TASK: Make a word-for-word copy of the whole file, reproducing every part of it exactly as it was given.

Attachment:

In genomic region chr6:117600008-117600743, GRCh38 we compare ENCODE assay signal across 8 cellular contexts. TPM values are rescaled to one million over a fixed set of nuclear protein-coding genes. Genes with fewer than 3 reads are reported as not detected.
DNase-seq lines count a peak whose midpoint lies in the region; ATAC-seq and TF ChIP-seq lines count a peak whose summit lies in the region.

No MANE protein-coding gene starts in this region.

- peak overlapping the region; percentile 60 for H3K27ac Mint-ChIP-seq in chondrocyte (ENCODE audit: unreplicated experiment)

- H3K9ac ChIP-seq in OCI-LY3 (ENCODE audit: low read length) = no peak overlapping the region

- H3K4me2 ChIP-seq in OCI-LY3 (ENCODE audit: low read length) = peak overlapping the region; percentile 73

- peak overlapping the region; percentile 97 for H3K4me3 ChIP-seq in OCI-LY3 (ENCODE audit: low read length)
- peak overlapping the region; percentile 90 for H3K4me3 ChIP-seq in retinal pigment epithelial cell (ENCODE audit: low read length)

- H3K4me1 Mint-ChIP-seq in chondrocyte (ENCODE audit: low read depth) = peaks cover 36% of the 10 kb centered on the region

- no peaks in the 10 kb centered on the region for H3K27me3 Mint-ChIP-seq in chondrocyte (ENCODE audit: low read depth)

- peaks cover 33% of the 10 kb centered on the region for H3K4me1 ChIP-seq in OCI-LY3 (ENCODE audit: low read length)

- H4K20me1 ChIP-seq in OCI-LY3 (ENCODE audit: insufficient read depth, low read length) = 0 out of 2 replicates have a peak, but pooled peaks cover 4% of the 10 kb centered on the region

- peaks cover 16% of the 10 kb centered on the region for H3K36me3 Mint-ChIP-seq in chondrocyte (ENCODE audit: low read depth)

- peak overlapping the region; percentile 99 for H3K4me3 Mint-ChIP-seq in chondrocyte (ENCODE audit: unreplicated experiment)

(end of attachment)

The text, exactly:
In genomic region chr6:117600008-117600743, GRCh38 we compare ENCODE assay signal across 8 cellular contexts. TPM values are rescaled to one million over a fixed set of nuclear protein-coding genes. Genes with fewer than 3 reads are reported as not detected.
DNase-seq lines count a peak whose midpoint lies in the region; ATAC-seq and TF ChIP-seq lines count a peak whose summit lies in the region.

No MANE protein-coding gene starts in this region.

- peak overlapping the region; percentile 60 for H3K27ac Mint-ChIP-seq in chondrocyte (ENCODE audit: unreplicated experiment)

- H3K9ac ChIP-seq in OCI-LY3 (ENCODE audit: low read length) = no peak overlapping the region

- H3K4me2 ChIP-seq in OCI-LY3 (ENCODE audit: low read length) = peak overlapping the region; percentile 73

- peak overlapping the region; percentile 97 for H3K4me3 ChIP-seq in OCI-LY3 (ENCODE audit: low read length)
- peak overlapping the region; percentile 90 for H3K4me3 ChIP-seq in retinal pigment epithelial cell (ENCODE audit: low read length)

- H3K4me1 Mint-ChIP-seq in chondrocyte (ENCODE audit: low read depth) = peaks cover 36% of the 10 kb centered on the region

- no peaks in the 10 kb centered on the region for H3K27me3 Mint-ChIP-seq in chondrocyte (ENCODE audit: low read depth)

- peaks cover 33% of the 10 kb centered on the region for H3K4me1 ChIP-seq in OCI-LY3 (ENCODE audit: low read length)

- H4K20me1 ChIP-seq in OCI-LY3 (ENCODE audit: insufficient read depth, low read length) = 0 out of 2 replicates have a peak, but pooled peaks cover 4% of the 10 kb centered on the region

- peaks cover 16% of the 10 kb centered on the region for H3K36me3 Mint-ChIP-seq in chondrocyte (ENCODE audit: low read depth)

- peak overlapping the region; percentile 99 for H3K4me3 Mint-ChIP-seq in chondrocyte (ENCODE audit: unreplicated experiment)